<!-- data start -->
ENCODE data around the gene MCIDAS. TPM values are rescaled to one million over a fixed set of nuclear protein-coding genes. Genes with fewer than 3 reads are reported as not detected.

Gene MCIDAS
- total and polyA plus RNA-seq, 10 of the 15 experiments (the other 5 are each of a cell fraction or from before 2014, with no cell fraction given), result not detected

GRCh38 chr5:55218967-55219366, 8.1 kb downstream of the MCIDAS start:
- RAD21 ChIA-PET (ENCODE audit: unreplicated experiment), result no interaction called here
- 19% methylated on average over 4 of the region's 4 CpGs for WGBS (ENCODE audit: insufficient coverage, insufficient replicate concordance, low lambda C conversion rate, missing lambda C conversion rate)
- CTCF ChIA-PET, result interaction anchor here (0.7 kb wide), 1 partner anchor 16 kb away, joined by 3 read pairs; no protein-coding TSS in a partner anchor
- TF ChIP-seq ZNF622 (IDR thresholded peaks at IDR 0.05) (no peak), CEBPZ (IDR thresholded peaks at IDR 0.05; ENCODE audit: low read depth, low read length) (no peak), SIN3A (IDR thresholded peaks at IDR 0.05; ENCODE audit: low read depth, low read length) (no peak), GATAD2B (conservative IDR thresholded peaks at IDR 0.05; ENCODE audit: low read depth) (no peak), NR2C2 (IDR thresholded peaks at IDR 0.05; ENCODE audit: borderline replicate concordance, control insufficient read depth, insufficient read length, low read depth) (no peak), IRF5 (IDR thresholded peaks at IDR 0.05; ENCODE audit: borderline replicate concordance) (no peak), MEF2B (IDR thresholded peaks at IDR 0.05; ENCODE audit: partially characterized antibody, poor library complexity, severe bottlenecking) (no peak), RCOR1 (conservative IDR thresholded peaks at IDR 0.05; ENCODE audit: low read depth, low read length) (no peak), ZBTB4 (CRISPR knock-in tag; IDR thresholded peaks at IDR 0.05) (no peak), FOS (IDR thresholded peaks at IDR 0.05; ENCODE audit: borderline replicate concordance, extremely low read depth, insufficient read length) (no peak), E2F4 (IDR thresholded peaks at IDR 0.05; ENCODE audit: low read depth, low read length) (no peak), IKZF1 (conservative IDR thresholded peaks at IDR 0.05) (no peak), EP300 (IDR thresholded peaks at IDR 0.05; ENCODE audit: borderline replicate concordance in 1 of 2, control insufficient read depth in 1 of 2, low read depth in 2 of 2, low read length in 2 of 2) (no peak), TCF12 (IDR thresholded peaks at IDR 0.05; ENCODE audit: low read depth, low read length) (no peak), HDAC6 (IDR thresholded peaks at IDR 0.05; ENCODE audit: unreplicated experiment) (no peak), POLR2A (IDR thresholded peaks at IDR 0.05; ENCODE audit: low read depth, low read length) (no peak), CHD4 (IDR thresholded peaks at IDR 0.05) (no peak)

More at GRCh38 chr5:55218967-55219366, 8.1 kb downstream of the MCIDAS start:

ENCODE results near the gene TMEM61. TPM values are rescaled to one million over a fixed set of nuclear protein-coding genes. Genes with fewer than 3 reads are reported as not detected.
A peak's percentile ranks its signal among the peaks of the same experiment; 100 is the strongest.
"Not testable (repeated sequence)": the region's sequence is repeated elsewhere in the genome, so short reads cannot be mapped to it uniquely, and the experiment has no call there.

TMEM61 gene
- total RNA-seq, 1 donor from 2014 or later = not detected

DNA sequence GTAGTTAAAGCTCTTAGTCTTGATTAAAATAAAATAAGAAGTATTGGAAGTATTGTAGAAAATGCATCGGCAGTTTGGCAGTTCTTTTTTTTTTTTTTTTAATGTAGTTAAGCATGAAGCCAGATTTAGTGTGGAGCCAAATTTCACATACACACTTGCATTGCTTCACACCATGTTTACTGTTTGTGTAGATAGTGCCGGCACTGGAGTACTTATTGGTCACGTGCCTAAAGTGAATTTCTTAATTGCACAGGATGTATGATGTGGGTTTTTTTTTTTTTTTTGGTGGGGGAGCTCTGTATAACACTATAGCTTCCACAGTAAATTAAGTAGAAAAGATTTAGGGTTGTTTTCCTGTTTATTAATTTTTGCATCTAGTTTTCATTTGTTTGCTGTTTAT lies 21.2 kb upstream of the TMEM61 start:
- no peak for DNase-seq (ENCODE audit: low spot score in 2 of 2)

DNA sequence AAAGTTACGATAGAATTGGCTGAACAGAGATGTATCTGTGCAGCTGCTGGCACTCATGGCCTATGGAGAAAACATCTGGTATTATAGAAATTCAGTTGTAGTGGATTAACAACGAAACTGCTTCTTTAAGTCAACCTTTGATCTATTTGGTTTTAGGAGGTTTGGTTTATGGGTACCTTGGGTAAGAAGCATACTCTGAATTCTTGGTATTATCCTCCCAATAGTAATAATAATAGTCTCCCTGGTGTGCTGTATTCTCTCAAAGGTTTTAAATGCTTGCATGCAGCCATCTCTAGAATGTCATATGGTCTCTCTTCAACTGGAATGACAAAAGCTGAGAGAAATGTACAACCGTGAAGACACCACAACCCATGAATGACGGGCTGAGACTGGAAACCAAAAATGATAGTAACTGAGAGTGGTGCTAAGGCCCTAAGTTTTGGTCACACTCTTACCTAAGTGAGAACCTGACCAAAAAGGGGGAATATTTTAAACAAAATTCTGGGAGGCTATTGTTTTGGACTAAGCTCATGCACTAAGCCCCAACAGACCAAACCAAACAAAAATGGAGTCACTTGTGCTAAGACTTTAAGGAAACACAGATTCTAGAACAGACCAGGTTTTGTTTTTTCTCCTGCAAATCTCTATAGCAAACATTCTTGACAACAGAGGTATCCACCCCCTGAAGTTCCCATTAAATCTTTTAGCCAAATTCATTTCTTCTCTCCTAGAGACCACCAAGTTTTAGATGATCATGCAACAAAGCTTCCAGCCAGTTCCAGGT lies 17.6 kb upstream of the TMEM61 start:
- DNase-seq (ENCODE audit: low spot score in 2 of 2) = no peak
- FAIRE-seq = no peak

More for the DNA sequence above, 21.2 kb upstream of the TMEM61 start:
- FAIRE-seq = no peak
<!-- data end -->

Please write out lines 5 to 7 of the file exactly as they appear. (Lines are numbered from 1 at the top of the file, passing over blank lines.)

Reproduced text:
- RAD21 ChIA-PET (ENCODE audit: unreplicated experiment), result no interaction called here
- 19% methylated on average over 4 of the region's 4 CpGs for WGBS (ENCODE audit: insufficient coverage, insufficient replicate concordance, low lambda C conversion rate, missing lambda C conversion rate)
- CTCF ChIA-PET, result interaction anchor here (0.7 kb wide), 1 partner anchor 16 kb away, joined by 3 read pairs; no protein-coding TSS in a partner anchor